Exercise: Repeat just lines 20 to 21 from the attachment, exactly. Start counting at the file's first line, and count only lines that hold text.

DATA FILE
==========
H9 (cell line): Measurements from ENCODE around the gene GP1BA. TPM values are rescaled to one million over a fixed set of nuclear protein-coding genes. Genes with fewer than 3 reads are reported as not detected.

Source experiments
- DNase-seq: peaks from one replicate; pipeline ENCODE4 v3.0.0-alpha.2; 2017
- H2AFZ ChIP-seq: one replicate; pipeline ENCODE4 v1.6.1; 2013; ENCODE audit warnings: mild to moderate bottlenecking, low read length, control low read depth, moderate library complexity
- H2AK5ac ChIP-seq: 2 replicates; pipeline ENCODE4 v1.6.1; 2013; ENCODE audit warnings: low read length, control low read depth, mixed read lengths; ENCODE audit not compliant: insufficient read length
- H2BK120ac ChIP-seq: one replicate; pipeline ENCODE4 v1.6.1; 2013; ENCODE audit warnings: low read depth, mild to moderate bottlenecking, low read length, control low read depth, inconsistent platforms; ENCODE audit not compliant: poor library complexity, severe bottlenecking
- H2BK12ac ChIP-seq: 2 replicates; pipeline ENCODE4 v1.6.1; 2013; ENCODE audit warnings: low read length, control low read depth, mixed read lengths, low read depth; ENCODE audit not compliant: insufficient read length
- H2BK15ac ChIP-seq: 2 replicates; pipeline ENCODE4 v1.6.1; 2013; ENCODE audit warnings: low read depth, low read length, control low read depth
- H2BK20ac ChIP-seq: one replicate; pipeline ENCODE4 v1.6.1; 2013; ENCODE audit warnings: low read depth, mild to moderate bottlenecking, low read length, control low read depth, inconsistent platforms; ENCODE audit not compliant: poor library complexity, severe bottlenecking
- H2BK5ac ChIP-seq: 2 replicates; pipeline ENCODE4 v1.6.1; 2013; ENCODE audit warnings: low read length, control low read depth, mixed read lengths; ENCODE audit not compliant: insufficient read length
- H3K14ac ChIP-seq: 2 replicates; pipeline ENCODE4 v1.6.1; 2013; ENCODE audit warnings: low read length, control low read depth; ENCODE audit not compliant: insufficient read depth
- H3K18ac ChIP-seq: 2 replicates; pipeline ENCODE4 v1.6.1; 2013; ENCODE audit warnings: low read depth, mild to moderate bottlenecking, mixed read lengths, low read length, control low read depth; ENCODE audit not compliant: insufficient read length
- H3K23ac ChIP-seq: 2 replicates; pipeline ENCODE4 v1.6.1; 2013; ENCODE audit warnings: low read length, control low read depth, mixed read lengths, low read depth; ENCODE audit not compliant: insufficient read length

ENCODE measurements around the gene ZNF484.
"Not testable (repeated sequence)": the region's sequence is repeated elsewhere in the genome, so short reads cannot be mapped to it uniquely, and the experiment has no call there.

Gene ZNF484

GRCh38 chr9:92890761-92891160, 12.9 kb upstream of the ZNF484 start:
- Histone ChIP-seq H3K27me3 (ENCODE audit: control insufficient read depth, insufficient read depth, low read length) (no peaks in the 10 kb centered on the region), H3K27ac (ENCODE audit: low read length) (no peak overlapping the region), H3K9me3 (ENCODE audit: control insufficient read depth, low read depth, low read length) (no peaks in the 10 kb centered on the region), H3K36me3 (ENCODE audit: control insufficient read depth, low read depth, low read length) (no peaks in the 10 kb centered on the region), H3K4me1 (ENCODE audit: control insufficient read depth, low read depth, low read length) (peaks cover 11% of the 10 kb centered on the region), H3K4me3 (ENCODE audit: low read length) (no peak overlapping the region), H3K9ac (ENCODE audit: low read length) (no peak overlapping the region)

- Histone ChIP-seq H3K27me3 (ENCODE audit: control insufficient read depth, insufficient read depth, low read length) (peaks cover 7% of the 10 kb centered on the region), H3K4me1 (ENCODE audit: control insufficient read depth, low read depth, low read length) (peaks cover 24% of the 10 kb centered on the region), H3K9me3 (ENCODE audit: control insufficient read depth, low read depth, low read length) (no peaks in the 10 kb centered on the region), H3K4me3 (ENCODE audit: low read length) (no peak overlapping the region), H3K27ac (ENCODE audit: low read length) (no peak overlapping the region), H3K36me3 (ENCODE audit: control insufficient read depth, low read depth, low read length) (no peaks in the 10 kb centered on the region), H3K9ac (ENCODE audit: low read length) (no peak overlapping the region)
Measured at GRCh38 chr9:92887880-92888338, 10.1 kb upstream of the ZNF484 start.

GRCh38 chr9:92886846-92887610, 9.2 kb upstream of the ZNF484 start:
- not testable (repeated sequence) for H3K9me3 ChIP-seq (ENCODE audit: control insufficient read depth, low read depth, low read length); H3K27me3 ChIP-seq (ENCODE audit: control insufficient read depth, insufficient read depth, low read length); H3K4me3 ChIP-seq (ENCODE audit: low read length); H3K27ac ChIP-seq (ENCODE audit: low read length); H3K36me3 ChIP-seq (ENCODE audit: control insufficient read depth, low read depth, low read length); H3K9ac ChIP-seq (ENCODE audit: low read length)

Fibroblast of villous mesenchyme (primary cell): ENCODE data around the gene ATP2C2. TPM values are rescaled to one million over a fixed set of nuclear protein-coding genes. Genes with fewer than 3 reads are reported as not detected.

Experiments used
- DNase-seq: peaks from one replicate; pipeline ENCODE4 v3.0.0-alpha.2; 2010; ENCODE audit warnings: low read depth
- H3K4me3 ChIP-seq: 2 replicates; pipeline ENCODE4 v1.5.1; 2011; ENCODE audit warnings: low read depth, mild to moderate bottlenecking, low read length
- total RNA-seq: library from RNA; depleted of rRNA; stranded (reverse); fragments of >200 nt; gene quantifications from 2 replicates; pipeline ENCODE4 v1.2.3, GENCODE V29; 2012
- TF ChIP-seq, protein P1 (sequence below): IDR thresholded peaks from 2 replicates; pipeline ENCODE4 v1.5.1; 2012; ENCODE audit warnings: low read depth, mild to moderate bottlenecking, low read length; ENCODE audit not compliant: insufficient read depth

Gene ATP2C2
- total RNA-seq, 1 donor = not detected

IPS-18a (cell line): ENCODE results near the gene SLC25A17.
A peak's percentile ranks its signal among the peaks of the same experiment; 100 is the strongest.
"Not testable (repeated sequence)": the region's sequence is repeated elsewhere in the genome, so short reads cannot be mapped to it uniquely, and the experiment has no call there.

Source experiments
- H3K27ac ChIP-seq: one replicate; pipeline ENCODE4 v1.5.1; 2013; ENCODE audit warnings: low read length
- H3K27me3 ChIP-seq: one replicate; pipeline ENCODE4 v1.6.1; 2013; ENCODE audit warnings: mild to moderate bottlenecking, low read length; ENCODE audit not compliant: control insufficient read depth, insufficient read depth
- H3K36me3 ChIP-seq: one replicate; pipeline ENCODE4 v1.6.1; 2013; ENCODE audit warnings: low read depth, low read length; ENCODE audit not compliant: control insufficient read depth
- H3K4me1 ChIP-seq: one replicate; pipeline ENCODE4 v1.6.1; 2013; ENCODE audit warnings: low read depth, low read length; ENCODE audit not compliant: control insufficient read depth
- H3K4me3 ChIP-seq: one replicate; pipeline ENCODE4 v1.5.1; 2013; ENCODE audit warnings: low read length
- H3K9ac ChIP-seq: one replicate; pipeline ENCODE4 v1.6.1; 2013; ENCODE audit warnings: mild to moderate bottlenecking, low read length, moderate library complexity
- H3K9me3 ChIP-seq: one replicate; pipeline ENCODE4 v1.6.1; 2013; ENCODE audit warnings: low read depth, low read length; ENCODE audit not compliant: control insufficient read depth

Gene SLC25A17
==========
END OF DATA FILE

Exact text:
Measured at GRCh38 chr9:92887880-92888338, 10.1 kb upstream of the ZNF484 start.

GRCh38 chr9:92886846-92887610, 9.2 kb upstream of the ZNF484 start: